only be doing it for yourself)- remove the sound and score it yourself.
This would be some valuable woodshedding and it would help you to streamline the process, so that
if you do land a job, you’ll already be quicker and more confident - and more able to meet a deadline.

Hey Steve. I didn’t mean to imply I would just jump right into sountrack… a smaller scale would definitely be the starting point for me, whatever that may be.

That’s good to know. I wasn’t sure if your “name brand” composers for TV had a production crew for audio, or it was all a “one stop shop”, dumping years of engineering and production knowledge and responsibility into the composers lap.

Thanks for the info Hugh. I kind of figured it was like that. Slowly work your way into the ranks. And I’m sure there is an element of knowing someone, or getting to know someone.

Hey Lenny,
The problem is I never left that place. I took over a month off to kind of reset my perspective, and have gotten back into it on a part time basis, but I’m not happy with my results nor my progress.
I haven’t done any scoring yet. I’m hoping to be picked up for the occasional commercial or TV show though sites like Broadjam (previously mentioned). I have, however, “practiced” quite a bit in the range of creating for specific things… like visuals, emotional states, particular themes, etc… That part of it is the easy part for me. I can have an entire theme based around a clients description… written, recorded, rough mixed in a matter of a few weeks. The problem is that it is not being heard. …and it has not been heard, enough times over enough years that it has soured my taste for the whole industry.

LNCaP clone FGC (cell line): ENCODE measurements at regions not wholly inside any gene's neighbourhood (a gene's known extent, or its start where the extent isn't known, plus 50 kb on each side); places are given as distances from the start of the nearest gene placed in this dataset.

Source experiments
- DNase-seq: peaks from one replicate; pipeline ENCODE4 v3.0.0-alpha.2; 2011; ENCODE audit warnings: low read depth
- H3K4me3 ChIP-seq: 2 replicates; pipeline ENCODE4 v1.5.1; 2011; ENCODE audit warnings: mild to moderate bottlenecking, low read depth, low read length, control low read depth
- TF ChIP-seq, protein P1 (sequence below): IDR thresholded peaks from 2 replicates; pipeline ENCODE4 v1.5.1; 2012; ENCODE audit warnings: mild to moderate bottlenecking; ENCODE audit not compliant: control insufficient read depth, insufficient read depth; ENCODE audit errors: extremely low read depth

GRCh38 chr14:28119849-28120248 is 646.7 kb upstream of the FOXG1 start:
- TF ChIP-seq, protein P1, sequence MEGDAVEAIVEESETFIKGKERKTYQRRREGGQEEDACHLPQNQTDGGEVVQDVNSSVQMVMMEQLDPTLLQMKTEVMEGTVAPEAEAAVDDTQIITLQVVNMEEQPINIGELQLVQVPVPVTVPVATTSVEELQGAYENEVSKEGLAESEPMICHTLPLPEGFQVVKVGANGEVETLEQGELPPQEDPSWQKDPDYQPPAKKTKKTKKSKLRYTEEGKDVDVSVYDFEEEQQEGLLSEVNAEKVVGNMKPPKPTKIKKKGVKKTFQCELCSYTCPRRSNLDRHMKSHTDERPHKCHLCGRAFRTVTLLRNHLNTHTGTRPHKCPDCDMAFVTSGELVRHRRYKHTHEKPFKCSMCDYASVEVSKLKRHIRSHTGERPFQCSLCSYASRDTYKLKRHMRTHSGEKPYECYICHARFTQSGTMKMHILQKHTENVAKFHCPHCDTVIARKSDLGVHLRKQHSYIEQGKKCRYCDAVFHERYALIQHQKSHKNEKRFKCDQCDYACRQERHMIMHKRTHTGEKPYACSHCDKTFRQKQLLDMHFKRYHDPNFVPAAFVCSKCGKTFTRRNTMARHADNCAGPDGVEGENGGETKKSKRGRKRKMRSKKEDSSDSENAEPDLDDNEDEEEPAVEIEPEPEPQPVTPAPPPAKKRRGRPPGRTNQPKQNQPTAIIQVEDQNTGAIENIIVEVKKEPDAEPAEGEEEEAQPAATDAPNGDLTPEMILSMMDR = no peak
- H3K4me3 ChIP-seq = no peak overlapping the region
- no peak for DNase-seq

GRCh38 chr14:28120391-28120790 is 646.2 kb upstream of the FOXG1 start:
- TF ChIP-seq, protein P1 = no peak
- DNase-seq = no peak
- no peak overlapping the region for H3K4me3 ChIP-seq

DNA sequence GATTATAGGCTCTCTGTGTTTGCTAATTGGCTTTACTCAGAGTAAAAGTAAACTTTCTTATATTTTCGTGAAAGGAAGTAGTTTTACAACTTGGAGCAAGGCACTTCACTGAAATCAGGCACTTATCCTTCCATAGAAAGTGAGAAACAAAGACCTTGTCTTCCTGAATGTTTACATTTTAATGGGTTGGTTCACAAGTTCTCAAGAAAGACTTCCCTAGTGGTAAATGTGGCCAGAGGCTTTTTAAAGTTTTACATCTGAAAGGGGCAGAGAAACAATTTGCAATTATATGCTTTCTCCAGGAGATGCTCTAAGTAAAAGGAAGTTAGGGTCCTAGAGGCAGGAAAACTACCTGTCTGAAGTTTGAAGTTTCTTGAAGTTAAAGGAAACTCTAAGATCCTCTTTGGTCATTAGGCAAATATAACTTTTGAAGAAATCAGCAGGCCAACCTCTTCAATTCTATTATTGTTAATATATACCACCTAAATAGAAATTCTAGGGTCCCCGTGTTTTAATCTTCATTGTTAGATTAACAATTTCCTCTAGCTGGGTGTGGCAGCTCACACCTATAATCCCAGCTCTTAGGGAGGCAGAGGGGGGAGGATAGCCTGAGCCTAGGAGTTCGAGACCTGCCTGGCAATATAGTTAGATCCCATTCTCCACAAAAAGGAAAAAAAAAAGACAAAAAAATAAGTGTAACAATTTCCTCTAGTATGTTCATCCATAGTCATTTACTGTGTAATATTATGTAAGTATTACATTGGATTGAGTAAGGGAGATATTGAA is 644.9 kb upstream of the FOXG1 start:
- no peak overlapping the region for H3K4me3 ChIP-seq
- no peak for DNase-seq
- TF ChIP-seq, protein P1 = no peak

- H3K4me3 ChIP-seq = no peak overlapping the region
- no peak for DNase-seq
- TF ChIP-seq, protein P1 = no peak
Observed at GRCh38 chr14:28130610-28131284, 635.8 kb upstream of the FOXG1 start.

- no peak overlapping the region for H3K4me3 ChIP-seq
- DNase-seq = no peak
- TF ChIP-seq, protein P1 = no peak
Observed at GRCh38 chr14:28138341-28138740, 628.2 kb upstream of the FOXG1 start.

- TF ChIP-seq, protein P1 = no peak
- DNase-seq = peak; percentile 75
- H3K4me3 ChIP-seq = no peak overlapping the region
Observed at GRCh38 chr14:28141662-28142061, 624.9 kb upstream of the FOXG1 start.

The whole thing has turned into a love-hate relationship. I love it, it is a part of me, it is the impetus that has formed all of my friends from when I was in my early 20’s. So I don’t want to, and can’t just “give it up”. But I also hate what it has become, a grinding money machine with no compassion at the industry level. All the responsibility to make a finished product left up to the artist, and even then, a meager return on investment if anything at all.

So in the end, for me the term “doing whatever it takes” may not be enough for me. That was why I mentioned hunger in that old post. I need that hunger to be an insatiable, driving force within me… I need that hunger to be strong enough to break the physics of the process to success, and I know for a fact at this point, that nothing less is going to get me there.

I would venture that, if you’re just trying to figure out how to get started/into the business then you’ll probably have to get used to wearing a lot of hats (composer, arranger, player, recording engineer etc…).

Lenny’s thought about grabbing an existing bit of video is excellent. Not only would you get direct experience but you might end up with something that could be used as a demo reel of sorts.

Another thought would be to look around your area and see if there are any universities that have some sort of film arts program. Go there and start talking with teachers and students and see if you can collaborate with someone who wants to do a class film project and needs someone to do the music soundtrack. Even then, you’d probably need some sort of demo reel to show them, which gets back to Lenny’s suggestion.

If Hans Zimmer is any example of the range of skills that a modern film composer needs then I would say you’ll need to be pretty sharp on a variety of technical aspects above and beyond the composing.